Thursday, Dec 13, 2018 | Last Update : 01:31 PM IST

Urdu festival Jashn-e-Rekhta resonates with one and all

THE ASIAN AGE. | FIROZ BAKHT AHMED
Published : Mar 9, 2017, 6:29 am IST
Updated : Mar 9, 2017, 6:56 am IST

IGNCA was abuzz with connoisseurs of Urdu, mostly non-Urdu knowing youth at the three-day Jashn-e-Rekhta Urdu festival.

Sanjiv Saraf
 Sanjiv Saraf

Urdu, of late, considered as a redundant language, almost on oxygen, has been revived and rejuvenated by the soft spoken and self-effacing Sanjiv Saraf through Rekhta, a foundation for the uplift of Urdu. Recently, IGNCA was abuzz with connoisseurs of Urdu, mostly non-Urdu knowing youth at the three-day Jashn-e-Rekhta Urdu festival. He shared his concern for the language of sher-o-shayari with Firoz Bakht Ahmed.

Though an IIT engineer from Kharagpur, what implored you to get deeply involved with Urdu?

With due regard to all the languages, no other language can match the exuberance and sweetness and splendour of Urdu that I consider to be the language of love, romance, sophistication and culture. Let me concede that Delhi’s tehzeeb (culture) is Urdu tehzeeb. I had desired to serve the language since my youth as my father knew it. However, Urdu is not merely sher-o-shayari, ghazal, qawwali, masnawi and marsiah (different genres of Urdu poetry). It’s the epitome of our Ganga-Jamuni tehzeeb (India’s composite culture). Urdu is a language born out of our syncretism accruing from the commonality of cultures.

Though Urdu festivals have been conducted all over the world, however, what is the mystery behind the immense response that your festival has?

First, it is not mine but belongs to all Urdu connoisseurs. Even I am amazed at that. Well, it is basically owing to the appeal of Urdu with its attractive countenance, the melody of its voice, the rhythmic flow of its stanzas, the sheer fascination of its thoughts, the extravagance of its communication, the unrivalled sugary metrics of its poetry, and the cordiality of its cradle that people of all ages from all cross sections of society and religions are its connoisseurs. We’ve just added flair to it. For this enormous response, I give full credit to the well-cemented interfaith bonds among Indians. Besides, I am thankful to my team of around 70.

What is your reaction on masses hardly knowing you as an industrialist of Polyplex Limited, dealing in polyethylene terephthalate films but through Rekhta, becoming a celebrity?

Frankly speaking, it is something really incredible as I had never done it with the intent of hogging the limelight. However, as my father loved Urdu, I inherited it from him and honestly wanted to do something for the language of love that was on the wane. Right from my childhood, I used to be in awe of the Urdu language, primarily due to its unmatched expressiveness and diction. I learnt Urdu and wanted to make the language accessible to more people in my country. Well, having contributed my bit to it, I do feel on cloud nine today. However let’s not forget Urdu servers, like Kamna Prasad of Jashn-e-Bahar and Madhav B. Shriram of Shankar-Shad Indo-Pak Mushaira who too, as selfless Urdu lovers, are trying to uplift the language.

You have pooled in a lot of resources into Rekhta festival but what’s the return?

Look, my passion for Urdu is not driven by the critics’ general concerns, like, Urdu’s disconnect with market and jobs and Urdu being a language of Muslims, etc., as in my view languages have no religion. If you are passionate about anything, you don’t look into the monetary or marketing aspect as it is in your heart. A revival of Urdu is vital for the renewal of the Indian national and social ethos. Urdu’s revitalisation will show the survival of our strongly cemented interfaith bonds. My earning might not be in currency but the huge sea of humanity I’ve managed to for Urdu in all the three festivals.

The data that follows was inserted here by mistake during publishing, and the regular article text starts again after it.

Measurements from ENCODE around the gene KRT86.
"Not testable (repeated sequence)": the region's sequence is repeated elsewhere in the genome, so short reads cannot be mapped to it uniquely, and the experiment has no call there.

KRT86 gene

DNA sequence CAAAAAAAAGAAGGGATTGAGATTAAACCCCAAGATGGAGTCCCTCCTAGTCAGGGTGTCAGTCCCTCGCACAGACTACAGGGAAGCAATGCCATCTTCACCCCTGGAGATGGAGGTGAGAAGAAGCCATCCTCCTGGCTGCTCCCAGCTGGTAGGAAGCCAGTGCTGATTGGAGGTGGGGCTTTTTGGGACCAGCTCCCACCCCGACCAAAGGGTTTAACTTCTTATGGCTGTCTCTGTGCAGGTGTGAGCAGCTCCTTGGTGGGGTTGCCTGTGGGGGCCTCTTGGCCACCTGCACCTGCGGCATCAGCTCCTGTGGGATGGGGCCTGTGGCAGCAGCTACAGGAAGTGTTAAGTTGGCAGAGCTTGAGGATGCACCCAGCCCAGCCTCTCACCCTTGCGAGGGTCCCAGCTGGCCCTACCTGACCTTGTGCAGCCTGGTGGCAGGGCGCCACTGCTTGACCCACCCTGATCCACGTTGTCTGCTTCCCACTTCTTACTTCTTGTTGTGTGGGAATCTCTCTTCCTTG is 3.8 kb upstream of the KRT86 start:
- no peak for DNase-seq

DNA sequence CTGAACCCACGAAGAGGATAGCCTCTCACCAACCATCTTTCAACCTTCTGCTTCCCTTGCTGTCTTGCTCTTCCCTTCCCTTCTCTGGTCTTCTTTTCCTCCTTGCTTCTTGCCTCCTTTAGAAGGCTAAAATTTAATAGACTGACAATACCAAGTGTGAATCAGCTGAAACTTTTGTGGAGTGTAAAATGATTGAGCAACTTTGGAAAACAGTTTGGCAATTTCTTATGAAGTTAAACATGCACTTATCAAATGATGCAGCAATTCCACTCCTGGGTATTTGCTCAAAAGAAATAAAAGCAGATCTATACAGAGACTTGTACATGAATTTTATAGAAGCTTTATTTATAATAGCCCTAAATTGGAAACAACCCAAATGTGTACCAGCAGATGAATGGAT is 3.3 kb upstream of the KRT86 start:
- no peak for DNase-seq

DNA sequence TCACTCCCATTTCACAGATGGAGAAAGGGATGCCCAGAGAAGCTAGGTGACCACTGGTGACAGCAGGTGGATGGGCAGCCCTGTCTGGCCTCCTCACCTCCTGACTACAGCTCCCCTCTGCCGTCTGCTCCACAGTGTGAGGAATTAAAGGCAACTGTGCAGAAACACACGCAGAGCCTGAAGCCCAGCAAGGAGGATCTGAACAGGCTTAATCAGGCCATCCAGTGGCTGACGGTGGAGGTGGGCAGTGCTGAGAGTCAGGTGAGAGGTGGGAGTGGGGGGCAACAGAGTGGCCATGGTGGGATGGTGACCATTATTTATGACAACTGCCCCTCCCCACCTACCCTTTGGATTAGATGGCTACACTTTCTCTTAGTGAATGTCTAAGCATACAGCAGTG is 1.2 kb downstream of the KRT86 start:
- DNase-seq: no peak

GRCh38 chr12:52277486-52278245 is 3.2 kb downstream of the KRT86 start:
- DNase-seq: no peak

What exactly is Rekhta contributing for the cause of Urdu besides, a gala fete at the Indira Gandhi National Centre for Arts lawns?

These days, the rise of Urdu’s popularity among masses, specially the youth, is owing to its easy online availability in Devanagari and Roman scripts on our Rekhta and aamozish websites. In Rekhta’s e-book section, a huge collection of rare books nearing 25,000 manuscripts, and other literary material and publications. College students are learning Urdu passionately. Celebrated Urdu poets and litterateurs reciting their poetry and discussions have been preserved on audio and video. Till now 40,000 ghazals and nazms, thousands of poets have been included in Rekhta. Its watchword is quality.

Apart from sher-o-shayari, what are the other attractions of Urdu in Jashn-e-Rekhta?

Urdu activities including the mushaira (poetic congregation), dastangoi (story-telling), nukkad natak (play), critical appreciation, qawwali (musical saga), ghazal sarai (recitation of Urdu poetry), baitbaazi (poetic puzzling) and nashist (literary discussions), have carved a niche for the followers of Urdu who have been gracing this festival from each nook and cranny of the country and abroad as well.

By the way, how was the marketing at various stalls?

You will not believe that anything associated with Urdu in the subcontinent will sell like hot cakes if planned and showcased with panache. All the food stalls throughout the three days earned a huge profit and the serpentine lines at the token counters proved this. Besides, counters like Ishq Urdu, ArtyKite did rollicking business just selling their stylish Urdu posters, medallions, attars, books and umpteen other creations. We take into account even children’s interest by arranging face painting, origami, puppet show, painting and tattooing. I am certain Urdu will live and live long!

(Firoz Bakht Ahmed is a commentator on social, educational and religious issues and is the grandnephew of Maulana Abul Kalam Azad)

Tags: sher-o-shayari, jashn-e-rekhta urdu festival, sanjiv saraf